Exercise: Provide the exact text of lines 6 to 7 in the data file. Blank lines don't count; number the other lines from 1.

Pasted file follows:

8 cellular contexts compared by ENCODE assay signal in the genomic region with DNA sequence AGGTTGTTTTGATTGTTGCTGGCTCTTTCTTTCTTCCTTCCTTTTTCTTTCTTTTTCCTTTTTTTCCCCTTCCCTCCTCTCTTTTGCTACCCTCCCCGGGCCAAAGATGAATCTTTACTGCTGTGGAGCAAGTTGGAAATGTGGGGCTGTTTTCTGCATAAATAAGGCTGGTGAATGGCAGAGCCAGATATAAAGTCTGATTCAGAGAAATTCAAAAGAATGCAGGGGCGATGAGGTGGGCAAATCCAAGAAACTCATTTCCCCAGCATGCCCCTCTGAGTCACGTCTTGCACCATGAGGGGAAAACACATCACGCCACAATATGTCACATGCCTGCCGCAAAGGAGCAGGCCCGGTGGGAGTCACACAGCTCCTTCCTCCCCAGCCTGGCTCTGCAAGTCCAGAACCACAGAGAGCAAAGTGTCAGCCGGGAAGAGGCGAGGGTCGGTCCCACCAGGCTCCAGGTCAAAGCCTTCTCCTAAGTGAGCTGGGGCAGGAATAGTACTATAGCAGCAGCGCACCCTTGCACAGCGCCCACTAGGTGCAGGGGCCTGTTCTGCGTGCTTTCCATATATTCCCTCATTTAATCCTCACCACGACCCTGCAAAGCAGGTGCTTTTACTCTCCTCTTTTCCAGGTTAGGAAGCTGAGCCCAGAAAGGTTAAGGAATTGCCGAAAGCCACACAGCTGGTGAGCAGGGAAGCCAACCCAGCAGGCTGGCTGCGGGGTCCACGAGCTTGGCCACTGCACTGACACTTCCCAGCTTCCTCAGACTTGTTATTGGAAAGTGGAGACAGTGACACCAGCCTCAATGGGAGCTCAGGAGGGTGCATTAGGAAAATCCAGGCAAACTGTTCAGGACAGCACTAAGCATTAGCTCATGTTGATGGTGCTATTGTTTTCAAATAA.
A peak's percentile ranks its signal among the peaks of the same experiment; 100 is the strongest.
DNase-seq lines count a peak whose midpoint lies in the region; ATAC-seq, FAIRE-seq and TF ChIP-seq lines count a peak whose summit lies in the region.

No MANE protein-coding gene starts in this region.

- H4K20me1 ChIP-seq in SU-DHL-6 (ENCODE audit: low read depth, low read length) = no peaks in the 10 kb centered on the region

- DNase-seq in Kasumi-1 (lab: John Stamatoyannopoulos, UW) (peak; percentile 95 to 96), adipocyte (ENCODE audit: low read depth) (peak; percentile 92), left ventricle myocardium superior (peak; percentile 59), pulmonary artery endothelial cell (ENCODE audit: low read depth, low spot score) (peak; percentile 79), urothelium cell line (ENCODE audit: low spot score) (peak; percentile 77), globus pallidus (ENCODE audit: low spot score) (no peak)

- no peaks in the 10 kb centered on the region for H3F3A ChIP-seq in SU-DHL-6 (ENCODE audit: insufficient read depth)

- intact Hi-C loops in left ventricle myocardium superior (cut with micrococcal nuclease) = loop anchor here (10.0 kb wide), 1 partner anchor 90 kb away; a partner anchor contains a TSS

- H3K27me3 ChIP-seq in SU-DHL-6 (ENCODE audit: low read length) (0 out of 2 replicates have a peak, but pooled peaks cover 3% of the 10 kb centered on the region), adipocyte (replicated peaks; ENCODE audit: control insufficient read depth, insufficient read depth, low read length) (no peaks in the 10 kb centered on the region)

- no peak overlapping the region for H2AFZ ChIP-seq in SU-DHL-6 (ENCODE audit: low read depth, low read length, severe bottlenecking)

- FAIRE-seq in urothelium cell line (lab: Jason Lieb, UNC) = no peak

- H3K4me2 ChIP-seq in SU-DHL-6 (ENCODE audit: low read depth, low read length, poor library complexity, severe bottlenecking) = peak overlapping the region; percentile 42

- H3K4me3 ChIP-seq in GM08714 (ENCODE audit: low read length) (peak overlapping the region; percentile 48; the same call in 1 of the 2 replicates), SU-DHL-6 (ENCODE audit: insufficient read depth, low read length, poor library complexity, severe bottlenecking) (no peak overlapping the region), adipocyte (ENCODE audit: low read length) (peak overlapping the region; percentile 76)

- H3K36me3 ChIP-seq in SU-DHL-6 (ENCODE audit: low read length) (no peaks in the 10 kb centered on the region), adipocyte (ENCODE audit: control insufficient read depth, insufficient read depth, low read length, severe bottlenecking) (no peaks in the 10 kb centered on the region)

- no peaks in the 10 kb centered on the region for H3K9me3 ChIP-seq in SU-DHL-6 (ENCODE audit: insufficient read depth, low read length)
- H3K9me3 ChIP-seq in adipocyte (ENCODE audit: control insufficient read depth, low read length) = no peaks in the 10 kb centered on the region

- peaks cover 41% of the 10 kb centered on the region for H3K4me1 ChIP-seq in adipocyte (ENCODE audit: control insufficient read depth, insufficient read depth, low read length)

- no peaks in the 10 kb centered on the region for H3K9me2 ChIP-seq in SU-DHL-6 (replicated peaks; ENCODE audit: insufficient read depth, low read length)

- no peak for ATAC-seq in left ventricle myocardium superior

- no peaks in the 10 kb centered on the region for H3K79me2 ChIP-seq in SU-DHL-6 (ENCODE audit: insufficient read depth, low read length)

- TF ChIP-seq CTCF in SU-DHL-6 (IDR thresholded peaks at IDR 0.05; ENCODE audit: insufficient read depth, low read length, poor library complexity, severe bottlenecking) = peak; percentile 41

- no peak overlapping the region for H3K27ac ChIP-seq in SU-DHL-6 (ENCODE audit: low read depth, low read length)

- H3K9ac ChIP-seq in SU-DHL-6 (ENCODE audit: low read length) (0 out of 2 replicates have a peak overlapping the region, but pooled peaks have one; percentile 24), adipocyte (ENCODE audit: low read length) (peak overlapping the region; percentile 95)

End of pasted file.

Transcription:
- DNase-seq in Kasumi-1 (lab: John Stamatoyannopoulos, UW) (peak; percentile 95 to 96), adipocyte (ENCODE audit: low read depth) (peak; percentile 92), left ventricle myocardium superior (peak; percentile 59), pulmonary artery endothelial cell (ENCODE audit: low read depth, low spot score) (peak; percentile 79), urothelium cell line (ENCODE audit: low spot score) (peak; percentile 77), globus pallidus (ENCODE audit: low spot score) (no peak)

- no peaks in the 10 kb centered on the region for H3F3A ChIP-seq in SU-DHL-6 (ENCODE audit: insufficient read depth)